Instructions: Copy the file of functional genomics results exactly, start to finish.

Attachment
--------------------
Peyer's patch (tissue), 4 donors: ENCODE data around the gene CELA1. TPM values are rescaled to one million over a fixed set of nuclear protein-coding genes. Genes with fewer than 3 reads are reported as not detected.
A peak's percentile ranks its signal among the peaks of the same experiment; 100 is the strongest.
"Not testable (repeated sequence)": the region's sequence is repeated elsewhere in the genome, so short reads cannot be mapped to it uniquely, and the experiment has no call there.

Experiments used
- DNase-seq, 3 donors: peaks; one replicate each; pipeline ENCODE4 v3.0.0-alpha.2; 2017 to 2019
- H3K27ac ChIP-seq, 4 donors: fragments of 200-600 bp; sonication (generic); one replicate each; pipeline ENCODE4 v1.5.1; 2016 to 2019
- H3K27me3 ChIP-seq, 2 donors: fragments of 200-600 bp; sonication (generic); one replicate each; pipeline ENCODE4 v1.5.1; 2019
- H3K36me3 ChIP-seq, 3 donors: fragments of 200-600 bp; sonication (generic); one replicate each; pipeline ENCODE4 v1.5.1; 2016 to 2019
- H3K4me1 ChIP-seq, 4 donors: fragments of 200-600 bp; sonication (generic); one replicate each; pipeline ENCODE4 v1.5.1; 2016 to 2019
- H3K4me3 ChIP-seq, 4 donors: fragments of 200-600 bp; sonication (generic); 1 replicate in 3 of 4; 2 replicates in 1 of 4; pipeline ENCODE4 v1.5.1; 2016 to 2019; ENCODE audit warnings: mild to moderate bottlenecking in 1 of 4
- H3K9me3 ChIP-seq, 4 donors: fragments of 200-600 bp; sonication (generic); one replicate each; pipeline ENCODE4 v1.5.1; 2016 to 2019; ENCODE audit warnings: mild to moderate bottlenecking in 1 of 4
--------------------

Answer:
Peyer's patch (tissue), 4 donors: ENCODE data around the gene CELA1. TPM values are rescaled to one million over a fixed set of nuclear protein-coding genes. Genes with fewer than 3 reads are reported as not detected.
A peak's percentile ranks its signal among the peaks of the same experiment; 100 is the strongest.
"Not testable (repeated sequence)": the region's sequence is repeated elsewhere in the genome, so short reads cannot be mapped to it uniquely, and the experiment has no call there.

Experiments used
- DNase-seq, 3 donors: peaks; one replicate each; pipeline ENCODE4 v3.0.0-alpha.2; 2017 to 2019
- H3K27ac ChIP-seq, 4 donors: fragments of 200-600 bp; sonication (generic); one replicate each; pipeline ENCODE4 v1.5.1; 2016 to 2019
- H3K27me3 ChIP-seq, 2 donors: fragments of 200-600 bp; sonication (generic); one replicate each; pipeline ENCODE4 v1.5.1; 2019
- H3K36me3 ChIP-seq, 3 donors: fragments of 200-600 bp; sonication (generic); one replicate each; pipeline ENCODE4 v1.5.1; 2016 to 2019
- H3K4me1 ChIP-seq, 4 donors: fragments of 200-600 bp; sonication (generic); one replicate each; pipeline ENCODE4 v1.5.1; 2016 to 2019
- H3K4me3 ChIP-seq, 4 donors: fragments of 200-600 bp; sonication (generic); 1 replicate in 3 of 4; 2 replicates in 1 of 4; pipeline ENCODE4 v1.5.1; 2016 to 2019; ENCODE audit warnings: mild to moderate bottlenecking in 1 of 4
- H3K9me3 ChIP-seq, 4 donors: fragments of 200-600 bp; sonication (generic); one replicate each; pipeline ENCODE4 v1.5.1; 2016 to 2019; ENCODE audit warnings: mild to moderate bottlenecking in 1 of 4